@Ominsezy<j> is /ɟ/ to conserve space.
Um. The person who asked about that was me, not Omnizesý... Anyway, whether or not Gothic had a phonemic /ɟ/ is far from clear. In any case it would always be a long [ɟ:], so spelling it with a single letter seems counterintuitive, IMO.
<y> is /j/ because most languages use that letter for /j/, only slavic, uralic, germanic, and some romance languages don't use it as /j/ [if it's used at all]
...and Guaraní, Welsh, Albanian, Lithuanian, Malagasy and Turkmen, just to name a few examples from Wikipedia. Also, what Avo said. Gothic is a Germanic language, so when spelling it in the Latin alphabet, I'd use Germanic-looking spelling conventions. In addition, there's the thing that the Gothic letter winja (which I apparently can't post on this board without getting an SQL error, but see here
) was apparently sometimes used to transcribe /y/ in Greek loans; IMO, it would make sense to reserve <y> for transliterating that.
Although really, if I were to design a modernized orthography for Gothic, I'd probably use the Greek alphabet. The Latin is rather boring, and the original Gothic script was primarily based on Greek anyway.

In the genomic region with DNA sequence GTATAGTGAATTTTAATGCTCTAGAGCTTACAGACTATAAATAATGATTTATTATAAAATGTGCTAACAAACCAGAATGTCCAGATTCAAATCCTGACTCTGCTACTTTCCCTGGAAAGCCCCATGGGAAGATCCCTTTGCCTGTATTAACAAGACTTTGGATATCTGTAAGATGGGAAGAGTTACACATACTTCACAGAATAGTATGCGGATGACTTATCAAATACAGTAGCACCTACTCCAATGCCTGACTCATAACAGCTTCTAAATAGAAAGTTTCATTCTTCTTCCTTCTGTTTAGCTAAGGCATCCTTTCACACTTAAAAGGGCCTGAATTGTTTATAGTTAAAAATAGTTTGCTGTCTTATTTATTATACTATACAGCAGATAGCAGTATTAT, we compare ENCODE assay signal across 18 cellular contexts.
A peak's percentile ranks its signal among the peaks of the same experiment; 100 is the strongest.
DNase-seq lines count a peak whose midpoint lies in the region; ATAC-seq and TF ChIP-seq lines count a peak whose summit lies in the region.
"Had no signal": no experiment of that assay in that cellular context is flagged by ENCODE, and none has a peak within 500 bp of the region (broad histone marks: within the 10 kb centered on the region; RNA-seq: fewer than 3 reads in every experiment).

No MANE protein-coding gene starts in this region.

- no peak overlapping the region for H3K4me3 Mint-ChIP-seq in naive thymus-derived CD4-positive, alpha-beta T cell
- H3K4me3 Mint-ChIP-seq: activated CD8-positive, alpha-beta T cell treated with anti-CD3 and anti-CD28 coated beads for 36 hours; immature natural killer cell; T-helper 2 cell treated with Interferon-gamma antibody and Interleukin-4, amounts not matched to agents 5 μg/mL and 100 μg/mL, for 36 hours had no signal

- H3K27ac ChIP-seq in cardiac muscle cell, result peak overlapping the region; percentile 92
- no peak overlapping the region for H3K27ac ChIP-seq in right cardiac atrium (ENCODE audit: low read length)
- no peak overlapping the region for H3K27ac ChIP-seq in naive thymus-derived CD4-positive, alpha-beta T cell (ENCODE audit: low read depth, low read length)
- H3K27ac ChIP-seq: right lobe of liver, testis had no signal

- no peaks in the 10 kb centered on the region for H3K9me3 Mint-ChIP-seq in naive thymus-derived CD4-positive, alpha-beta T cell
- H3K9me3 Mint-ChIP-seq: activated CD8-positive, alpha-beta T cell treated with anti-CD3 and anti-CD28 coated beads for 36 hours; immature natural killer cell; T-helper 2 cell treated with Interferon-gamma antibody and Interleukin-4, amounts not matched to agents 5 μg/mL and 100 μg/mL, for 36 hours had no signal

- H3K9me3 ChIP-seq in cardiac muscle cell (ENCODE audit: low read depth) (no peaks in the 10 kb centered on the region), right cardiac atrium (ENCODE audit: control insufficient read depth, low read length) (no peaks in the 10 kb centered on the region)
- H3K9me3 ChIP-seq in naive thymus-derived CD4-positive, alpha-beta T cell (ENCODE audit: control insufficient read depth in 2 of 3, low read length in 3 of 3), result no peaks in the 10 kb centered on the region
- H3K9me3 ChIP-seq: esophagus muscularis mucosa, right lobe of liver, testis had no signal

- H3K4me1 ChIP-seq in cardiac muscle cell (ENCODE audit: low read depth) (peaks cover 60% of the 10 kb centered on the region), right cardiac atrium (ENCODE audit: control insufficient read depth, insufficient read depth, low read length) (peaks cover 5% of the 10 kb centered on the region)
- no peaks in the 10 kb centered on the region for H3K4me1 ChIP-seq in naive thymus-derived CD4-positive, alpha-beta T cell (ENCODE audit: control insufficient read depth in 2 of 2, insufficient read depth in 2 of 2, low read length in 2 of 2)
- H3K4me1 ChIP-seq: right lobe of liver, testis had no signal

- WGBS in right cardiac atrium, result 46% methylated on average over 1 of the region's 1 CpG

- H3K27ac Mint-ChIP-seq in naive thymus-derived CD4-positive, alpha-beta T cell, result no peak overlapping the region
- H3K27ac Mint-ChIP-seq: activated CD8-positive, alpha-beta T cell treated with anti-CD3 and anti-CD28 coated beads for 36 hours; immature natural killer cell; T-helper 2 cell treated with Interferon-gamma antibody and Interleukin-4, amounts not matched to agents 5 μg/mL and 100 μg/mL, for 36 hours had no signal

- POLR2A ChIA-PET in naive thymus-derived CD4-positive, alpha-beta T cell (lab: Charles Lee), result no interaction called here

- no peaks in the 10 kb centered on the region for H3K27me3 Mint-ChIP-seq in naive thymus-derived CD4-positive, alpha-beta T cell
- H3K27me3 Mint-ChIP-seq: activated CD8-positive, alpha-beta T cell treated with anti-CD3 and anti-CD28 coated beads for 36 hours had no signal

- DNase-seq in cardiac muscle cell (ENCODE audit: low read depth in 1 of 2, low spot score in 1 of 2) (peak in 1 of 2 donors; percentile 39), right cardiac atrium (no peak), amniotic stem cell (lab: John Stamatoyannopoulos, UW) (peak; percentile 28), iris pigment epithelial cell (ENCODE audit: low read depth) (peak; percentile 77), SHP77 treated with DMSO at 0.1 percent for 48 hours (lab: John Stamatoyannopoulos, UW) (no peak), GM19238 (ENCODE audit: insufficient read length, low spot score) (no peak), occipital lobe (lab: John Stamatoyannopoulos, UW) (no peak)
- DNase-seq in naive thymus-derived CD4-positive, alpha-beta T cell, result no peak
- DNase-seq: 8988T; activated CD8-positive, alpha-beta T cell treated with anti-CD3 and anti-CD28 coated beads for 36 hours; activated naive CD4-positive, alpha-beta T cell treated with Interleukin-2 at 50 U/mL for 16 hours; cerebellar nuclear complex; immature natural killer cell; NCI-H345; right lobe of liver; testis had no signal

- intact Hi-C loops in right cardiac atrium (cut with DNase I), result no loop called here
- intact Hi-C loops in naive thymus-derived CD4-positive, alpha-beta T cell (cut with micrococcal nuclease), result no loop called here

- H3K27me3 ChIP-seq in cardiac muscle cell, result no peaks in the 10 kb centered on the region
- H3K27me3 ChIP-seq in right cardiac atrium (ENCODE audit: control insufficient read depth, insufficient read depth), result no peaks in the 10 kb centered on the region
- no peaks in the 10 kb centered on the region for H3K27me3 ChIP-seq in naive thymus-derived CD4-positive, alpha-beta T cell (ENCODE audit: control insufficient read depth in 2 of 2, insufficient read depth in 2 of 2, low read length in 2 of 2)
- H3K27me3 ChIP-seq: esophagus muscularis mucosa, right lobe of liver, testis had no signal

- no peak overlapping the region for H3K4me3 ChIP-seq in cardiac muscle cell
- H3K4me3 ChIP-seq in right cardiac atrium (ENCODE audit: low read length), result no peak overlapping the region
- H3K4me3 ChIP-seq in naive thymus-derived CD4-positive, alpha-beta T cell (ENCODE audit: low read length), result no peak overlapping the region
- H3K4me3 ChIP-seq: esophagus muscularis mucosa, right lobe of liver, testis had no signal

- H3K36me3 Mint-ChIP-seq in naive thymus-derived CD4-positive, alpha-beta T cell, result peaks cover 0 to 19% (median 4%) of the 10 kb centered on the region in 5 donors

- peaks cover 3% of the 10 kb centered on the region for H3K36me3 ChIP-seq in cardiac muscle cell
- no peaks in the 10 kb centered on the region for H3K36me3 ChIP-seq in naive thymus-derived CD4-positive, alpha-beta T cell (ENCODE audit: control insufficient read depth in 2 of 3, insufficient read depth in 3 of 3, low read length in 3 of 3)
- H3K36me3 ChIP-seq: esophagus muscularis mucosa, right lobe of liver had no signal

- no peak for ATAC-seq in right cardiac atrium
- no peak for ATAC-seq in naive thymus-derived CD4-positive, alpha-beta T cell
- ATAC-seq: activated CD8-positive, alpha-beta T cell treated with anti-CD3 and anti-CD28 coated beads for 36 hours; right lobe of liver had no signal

@Trailsend I merged masculine and feminine
Again, that was me. Trailsend hasn't even posted in this thread.
A) gender in a language is sexist
Not this again.
B) gender in a language has halfway been proven to limit your understanding on the concept of actual genderWhat?
When, where, by whom?
C) it makes the language easier to learn
Arguably, yes. However, anyone who's a language geek enough to be interested in learning Gothic probably won't care too much about it being "easy"; "historically accurate" would probably rate a lot higher.
D) most forms were getting repetitive, and often were too similar to the neutral.
If there's evidence that the masculine and feminine were already starting to merge in fourth-century Gothic, then I suppose you could have some kind of case for merging them.